So to sum it up, a good family life in London costs - A LOT - and probably more than you may think. However, if you think your income can increase a lot in the next decade, go for it and it can be fantastic to bring up a family here. If not - forget it, it is not worth the struggle - unless you can get used to a life in a small house/flat in a not so good neighbourhood, expensive childcare and potentially (although not necessarily) not very desirable schools for your kids.

Edited by Lion
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IT and my partner in Retail - Shop manager does pretty well for herself - works pretty long hours.

My main issue and this is probably being a selfish man, is I know that I am going to make a lot of financial sacrifices and perhaps more importantly virtually every facet of my life will become harder, travel- less time, child- less money - more stress - more travel etc.

Trust me I want to have a child but it seems almost a bigger sacrifice to bear at the moment, - I am 37 she is 29 - Just wanted some advice, really I know I am not the only one :)

Move, somewhere far away from london. We went to staines, but it's not far enough I think. Commute for 3 hours a day - when will you see the kid? Weekends? May as well live somewhere nice, and commute for the week on a contract basis - get some tax breaks in.

I'm also IT, and the same sort of age... 1st kid coming this month. Been thinking lately that the chances are poor that I will ever see grandkids.

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Similar situation. North West London, 70k combined wages. Age 29 & 30 with 9mth old baby . Renting 1 bed flat. All bills incl insurance, car,rent, food, travel etc are £1,500 pm. Both have student loans. No debt. My current take home after all deductions, share saves, student loans, pension etc is £1,700. Wife is on Mat leave so hers is £0.

From May childcare costs will be 14k pa. Both of my parents moved away a few years ago and wife's parents live in Dublin. Even if they did live near by they all work (all aged between 49-52 and still paying off mortgages). I know of no one my age who's parents don't work.

We have 15k saved but did a fairly big wedding, honeymoon and a holiday etc. We would have had nearly double but wife got her way.

We will need a 2 bed place soon. That's £300/£400 pm more. Putting it off till baby is at least 18mth maybe 2 years old.

Had to go open book with the parents at the weekend as getting pressure to buy/rent a bigger place.

A two bed flat where we are is £260k. We would out grow that the day we move in. Long term we plan to move away but not for a few years yet.

Only thing I would say is that after a couple of years in Google, she could probably command £80k+ globally...

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We have 15k saved but did a fairly big wedding, honeymoon and a holiday etc. We would have had nearly double but wife got her way.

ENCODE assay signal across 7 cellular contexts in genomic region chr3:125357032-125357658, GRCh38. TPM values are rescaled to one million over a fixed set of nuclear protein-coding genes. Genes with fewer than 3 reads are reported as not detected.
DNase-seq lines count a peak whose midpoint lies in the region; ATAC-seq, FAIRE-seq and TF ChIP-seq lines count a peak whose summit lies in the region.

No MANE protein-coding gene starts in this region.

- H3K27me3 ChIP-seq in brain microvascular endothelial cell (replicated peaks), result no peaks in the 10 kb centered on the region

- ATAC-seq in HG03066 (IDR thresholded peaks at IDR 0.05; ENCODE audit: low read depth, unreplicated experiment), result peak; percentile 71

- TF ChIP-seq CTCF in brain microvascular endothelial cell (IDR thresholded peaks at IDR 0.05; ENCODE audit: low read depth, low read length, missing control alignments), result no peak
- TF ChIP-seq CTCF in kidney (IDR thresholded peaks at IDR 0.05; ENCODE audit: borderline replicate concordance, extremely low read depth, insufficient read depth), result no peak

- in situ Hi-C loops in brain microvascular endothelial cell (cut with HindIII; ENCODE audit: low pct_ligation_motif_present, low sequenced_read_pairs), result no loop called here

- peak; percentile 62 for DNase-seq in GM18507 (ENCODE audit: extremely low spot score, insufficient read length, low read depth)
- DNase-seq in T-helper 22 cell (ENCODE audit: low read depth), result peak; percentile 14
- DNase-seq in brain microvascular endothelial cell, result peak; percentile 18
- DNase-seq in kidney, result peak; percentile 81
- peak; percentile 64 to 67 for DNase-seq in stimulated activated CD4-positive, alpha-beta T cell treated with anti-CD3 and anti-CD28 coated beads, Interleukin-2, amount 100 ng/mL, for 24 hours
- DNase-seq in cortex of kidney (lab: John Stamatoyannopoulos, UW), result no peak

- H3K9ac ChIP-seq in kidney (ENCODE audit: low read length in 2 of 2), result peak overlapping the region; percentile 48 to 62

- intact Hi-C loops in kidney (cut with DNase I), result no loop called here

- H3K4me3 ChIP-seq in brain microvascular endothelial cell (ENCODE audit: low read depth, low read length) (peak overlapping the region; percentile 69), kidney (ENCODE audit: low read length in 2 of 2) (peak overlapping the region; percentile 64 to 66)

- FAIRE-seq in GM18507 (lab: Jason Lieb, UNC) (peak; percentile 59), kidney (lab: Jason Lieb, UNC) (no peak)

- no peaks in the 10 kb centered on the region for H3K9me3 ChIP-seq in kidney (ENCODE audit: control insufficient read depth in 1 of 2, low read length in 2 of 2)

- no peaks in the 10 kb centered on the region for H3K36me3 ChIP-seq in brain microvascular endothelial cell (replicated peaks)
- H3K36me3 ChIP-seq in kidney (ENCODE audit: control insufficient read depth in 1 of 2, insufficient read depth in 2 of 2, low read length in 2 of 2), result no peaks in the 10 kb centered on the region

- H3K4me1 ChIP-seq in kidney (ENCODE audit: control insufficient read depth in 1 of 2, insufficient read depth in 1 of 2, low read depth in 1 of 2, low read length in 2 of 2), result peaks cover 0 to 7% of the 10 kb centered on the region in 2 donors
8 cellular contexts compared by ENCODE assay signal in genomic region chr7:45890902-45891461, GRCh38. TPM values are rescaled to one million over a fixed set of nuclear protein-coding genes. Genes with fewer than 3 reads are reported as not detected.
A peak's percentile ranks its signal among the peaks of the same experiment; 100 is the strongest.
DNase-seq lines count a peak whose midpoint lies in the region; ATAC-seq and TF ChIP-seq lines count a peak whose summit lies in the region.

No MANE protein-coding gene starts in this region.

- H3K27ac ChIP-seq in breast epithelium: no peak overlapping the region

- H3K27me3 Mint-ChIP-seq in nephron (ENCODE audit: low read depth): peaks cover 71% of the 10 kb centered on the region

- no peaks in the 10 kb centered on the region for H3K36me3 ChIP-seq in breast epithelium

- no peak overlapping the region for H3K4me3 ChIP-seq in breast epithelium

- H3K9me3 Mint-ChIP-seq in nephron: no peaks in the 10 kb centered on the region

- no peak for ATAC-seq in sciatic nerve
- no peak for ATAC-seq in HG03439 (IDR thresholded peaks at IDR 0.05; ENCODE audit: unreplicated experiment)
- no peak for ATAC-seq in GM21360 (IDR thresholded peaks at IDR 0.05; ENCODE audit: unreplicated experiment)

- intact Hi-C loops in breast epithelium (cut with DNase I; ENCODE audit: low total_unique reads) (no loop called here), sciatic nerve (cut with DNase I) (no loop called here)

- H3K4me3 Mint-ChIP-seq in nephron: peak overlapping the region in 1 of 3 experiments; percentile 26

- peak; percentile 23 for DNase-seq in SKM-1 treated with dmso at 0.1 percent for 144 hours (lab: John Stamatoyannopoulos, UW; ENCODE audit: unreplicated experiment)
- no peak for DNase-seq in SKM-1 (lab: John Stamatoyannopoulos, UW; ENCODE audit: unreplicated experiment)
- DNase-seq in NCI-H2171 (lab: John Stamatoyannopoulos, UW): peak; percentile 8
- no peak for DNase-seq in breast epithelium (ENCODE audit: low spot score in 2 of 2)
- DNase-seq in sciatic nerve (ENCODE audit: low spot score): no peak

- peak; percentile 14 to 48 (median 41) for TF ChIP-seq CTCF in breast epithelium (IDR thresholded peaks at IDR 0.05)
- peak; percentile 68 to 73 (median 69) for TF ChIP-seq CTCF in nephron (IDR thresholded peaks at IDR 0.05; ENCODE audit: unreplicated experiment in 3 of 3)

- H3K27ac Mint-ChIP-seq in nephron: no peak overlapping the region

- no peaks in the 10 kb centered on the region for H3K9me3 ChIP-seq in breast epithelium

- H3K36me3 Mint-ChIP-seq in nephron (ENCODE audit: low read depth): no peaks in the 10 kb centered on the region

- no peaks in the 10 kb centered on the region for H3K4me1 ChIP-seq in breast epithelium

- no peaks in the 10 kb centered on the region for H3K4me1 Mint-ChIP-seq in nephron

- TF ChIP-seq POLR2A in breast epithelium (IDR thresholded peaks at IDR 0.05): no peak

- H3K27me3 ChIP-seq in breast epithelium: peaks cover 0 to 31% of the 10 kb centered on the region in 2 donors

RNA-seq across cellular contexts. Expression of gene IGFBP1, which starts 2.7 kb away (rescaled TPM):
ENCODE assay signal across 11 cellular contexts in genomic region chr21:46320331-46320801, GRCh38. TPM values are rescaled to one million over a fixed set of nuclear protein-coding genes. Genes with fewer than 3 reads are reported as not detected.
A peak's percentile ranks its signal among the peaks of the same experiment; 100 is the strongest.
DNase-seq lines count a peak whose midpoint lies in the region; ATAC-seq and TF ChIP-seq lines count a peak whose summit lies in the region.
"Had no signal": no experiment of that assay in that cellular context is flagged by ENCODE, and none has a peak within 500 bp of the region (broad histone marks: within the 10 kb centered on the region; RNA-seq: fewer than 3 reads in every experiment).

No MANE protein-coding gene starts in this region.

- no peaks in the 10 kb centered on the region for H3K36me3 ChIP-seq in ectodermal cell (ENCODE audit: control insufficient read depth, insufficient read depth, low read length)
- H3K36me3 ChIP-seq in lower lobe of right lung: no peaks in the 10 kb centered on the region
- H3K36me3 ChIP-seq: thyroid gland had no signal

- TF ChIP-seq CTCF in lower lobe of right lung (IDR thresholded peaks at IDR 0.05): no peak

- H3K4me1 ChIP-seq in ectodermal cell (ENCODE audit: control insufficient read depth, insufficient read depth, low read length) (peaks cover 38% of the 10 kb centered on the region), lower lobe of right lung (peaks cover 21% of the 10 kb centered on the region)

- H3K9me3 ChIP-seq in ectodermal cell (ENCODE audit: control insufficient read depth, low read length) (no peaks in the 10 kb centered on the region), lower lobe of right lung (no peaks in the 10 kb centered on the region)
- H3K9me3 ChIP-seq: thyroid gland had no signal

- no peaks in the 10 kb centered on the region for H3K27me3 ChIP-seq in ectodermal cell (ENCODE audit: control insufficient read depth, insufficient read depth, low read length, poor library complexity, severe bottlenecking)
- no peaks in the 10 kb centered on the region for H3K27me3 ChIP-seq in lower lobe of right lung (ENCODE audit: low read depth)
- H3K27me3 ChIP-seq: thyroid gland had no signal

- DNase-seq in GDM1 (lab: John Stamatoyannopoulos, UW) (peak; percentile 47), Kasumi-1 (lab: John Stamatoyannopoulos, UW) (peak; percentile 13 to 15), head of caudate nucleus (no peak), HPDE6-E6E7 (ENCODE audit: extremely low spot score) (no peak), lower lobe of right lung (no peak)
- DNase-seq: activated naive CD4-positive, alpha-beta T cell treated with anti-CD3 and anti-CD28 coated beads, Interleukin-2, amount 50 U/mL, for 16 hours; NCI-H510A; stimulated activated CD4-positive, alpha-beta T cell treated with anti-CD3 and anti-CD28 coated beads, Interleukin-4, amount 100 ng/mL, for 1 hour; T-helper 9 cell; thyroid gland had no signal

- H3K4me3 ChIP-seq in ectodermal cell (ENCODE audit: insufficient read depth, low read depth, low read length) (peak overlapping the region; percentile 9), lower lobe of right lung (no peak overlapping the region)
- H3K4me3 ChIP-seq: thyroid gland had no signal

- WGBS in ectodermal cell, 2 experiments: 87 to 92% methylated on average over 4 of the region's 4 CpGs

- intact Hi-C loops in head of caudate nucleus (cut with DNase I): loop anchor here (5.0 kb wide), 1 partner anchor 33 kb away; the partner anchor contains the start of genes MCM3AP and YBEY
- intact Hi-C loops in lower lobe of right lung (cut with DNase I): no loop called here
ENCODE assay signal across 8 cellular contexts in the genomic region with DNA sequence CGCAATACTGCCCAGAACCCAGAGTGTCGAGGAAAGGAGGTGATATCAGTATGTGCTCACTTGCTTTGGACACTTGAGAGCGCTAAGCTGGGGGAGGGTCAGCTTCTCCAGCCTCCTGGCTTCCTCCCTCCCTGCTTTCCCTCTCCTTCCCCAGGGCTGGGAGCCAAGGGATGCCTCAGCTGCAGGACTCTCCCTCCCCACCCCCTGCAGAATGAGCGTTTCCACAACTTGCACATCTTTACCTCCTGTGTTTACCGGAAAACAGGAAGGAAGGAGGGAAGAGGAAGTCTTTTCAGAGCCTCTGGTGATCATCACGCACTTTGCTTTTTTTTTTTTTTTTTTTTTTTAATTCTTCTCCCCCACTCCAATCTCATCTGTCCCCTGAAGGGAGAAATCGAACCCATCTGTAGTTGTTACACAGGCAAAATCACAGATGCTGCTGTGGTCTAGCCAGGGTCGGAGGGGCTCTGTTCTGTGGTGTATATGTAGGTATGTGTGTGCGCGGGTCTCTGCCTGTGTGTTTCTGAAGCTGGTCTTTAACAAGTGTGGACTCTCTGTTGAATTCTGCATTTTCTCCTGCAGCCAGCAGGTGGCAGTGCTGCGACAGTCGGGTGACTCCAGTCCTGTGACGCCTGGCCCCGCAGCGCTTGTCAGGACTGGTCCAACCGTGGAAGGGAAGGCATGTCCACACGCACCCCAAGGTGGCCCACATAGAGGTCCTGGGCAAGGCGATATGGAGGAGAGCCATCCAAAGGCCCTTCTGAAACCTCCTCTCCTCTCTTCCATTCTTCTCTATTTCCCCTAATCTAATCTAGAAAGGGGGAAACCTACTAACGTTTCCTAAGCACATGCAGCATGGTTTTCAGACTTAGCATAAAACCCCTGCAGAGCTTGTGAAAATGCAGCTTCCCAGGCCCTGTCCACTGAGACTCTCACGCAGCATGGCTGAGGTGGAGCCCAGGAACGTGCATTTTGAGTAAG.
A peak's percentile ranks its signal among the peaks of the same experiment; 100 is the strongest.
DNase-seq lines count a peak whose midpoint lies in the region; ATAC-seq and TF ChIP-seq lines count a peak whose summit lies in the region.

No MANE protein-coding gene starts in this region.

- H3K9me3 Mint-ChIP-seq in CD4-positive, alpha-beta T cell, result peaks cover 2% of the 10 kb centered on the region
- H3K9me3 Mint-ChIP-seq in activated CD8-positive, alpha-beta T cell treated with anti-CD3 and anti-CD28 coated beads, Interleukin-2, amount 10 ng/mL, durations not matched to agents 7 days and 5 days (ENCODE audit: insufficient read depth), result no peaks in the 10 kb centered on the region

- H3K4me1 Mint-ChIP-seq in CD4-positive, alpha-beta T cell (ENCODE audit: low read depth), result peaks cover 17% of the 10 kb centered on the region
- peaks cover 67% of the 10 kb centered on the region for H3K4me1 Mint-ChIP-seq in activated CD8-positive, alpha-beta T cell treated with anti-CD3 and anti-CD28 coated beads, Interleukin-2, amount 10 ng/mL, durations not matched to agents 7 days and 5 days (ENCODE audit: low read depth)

Thanks to many years on this site before I got married, I got my way. I.e. spent less than £500 on the wedding (only very immediate family invited) and invested the rest that we would have spent (ok, we spent £2k on a honeymoon in the USA). 5 years later we're in a much more secure financial position than if we'd blown £25k on a wedding/honeymoon like some of our friends did.

Basically, you need to plan ahead and make big sacrifices constantly, for years (10+ years) if you want to have a house in London without help from parents, and focus relentlessly on career, career, career, or your own business (which is even harder work).

Your partner has to ***AND I MEAN HAS TO*** buy into this fully.

Or you can simply leave London and go to another country if your skills are in demand, e.g. Sweden, where life is much easier for young families and the average standard of living is much higher. Or even somewhere like Dubai (not my cup of tea) where you won't get taxed, or even the USA, Canada, Australia, Switzerland, Singapore, China etc.

Whatever you choose to do, there are probably people on this forum that have done it already, and can give you very good advice.

Good luck!

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Thanks to many years on this site before I got married, I got my way. I.e. spent less than £500 on the wedding (only very immediate family invited) and invested the rest that we would have spent (ok, we spent £2k on a honeymoon in the USA). 5 years later we're in a much more secure financial position than if we'd blown £25k on a wedding/honeymoon like some of our friends did.

Basically, you need to plan ahead and make big sacrifices constantly, for years (10+ years) if you want to have a house in London without help from parents, and focus relentlessly on career, career, career, or your own business (which is even harder work).

Your partner has to ***AND I MEAN HAS TO*** buy into this fully.

Or you can simply leave London and go to another country if your skills are in demand, e.g. Sweden, where life is much easier for young families and the average standard of living is much higher. Or even somewhere like Dubai (not my cup of tea) where you won't get taxed, or even the USA, Canada, Australia, Switzerland, Singapore, China etc.

Whatever you choose to do, there are probably people on this forum that have done it already, and can give you very good advice.